That is a tall order when you rank 29th in the league in turnovers (16.7 a game) and shoot 34.2 percent from the 3-point line.


IF YOU CAN'T WIN, you need to lose with dignity and professionalism, which is why Atkinson was thrilled when Brooklyn signed Luis Scola. At 36, Scola was past his prime but among the NBA's most admired professionals, lauded for a work ethic, basketball intelligence and character that, Atkinson says, made him worth every penny of his $5 million salary, "even if he doesn't play a minute."

Scola was surprised to find, however, that many nights that's precisely what happened. "I need to find out what to do with it and remain positive," Scola said after yet another DNP-CD. "It's been challenging. I thought it was going to be fun here."

Following the All-Star break, Scola requested his release, and the Nets made a difficult decision to grant it.

If the living, breathing symbol of their positive, united culture can't hang in, how will the young players, who need to be part of the future?


IN MINNESOTA, THE NETS ALMOST notched a rare road win, but it all went awry when Brooklyn inexplicably began to double Karl-Anthony Towns in the post.

"I was shocked," Atkinson says. "We never double."

Two days later, in Miami, that disappointment has been "flushed" -- "that's what we say when we just need to move on from a game," Marks explains -- and the Nets assemble at American Airlines Arena for their pregame shootaround.

The players implement their "quick post" in lively fashion. On each possession, Atkinson barks, "Contest!!" When rookie Caris LeVert stripps assistant coach (and ex-NBA point guard) Jacque Vaughn, the players cheerfully hurl insults.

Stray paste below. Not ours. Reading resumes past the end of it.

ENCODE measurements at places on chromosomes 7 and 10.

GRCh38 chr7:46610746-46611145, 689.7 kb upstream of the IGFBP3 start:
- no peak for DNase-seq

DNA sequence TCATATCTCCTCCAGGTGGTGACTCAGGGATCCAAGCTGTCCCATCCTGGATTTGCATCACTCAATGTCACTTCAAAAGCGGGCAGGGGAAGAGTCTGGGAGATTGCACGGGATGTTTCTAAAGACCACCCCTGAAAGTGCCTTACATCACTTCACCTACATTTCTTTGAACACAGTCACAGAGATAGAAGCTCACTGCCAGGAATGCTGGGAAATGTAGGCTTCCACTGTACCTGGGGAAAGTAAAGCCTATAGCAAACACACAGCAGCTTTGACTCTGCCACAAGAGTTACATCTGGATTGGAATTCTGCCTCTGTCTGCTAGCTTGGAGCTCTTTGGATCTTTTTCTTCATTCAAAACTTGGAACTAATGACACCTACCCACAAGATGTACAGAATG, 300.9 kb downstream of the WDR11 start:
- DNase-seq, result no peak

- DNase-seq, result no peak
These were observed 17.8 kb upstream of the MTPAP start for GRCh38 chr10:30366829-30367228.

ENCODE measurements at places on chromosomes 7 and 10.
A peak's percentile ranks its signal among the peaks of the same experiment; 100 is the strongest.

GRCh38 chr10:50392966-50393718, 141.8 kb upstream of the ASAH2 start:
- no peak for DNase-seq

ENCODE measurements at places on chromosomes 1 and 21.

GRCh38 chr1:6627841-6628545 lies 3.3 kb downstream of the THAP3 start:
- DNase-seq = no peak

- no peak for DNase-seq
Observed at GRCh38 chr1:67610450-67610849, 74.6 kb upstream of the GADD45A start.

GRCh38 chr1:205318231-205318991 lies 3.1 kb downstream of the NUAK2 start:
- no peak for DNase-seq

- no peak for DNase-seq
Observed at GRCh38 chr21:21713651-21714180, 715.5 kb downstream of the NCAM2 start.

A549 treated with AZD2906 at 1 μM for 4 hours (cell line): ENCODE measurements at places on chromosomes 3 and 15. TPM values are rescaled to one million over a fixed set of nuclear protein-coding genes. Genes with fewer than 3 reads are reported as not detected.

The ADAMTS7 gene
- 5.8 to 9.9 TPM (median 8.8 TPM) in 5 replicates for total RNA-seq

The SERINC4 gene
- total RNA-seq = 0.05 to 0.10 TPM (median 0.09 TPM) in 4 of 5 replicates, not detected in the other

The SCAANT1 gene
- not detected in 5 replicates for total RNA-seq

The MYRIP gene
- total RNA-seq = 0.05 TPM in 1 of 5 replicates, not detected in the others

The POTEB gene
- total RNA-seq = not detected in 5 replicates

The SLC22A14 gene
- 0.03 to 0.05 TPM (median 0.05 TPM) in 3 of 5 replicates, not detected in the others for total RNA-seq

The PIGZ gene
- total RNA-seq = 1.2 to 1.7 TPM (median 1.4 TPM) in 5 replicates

Atkinson is talking about toughness. He grabs the ball, plows full tilt into the key and collides with Foye, who absorbs the charge from his coach. The players erupt with cheers. When Quincy Acy -- plucked from the D-League on Jan. 10 -- sinks a half-court bomb to end the workout, his new teammates mob him as if they had won the NBA title.

That night, on the same American Airlines floor, Brooklyn jumps the Heat by contesting and shooting and taking charges. They build a 30-19 advantage, but then a Booker jumper falls short, followed by an errant Bojan Bogdanovic 20-footer, and then suddenly nobody can make a shot.

Miami counters with a 17-0 run, and the lead evaporates. Brooklyn shoots 15.4 percent from the 3-point line (4-of-26), and they lose.


Most nights after a game, Atkinson hurries home to kiss his two young children goodnight. His wife, Laura, has been a godsend. She waits to have dinner with him and patiently lets him unburden himself of the disappointments of the day, knowing better than to try to solve the myriad issues her husband endures.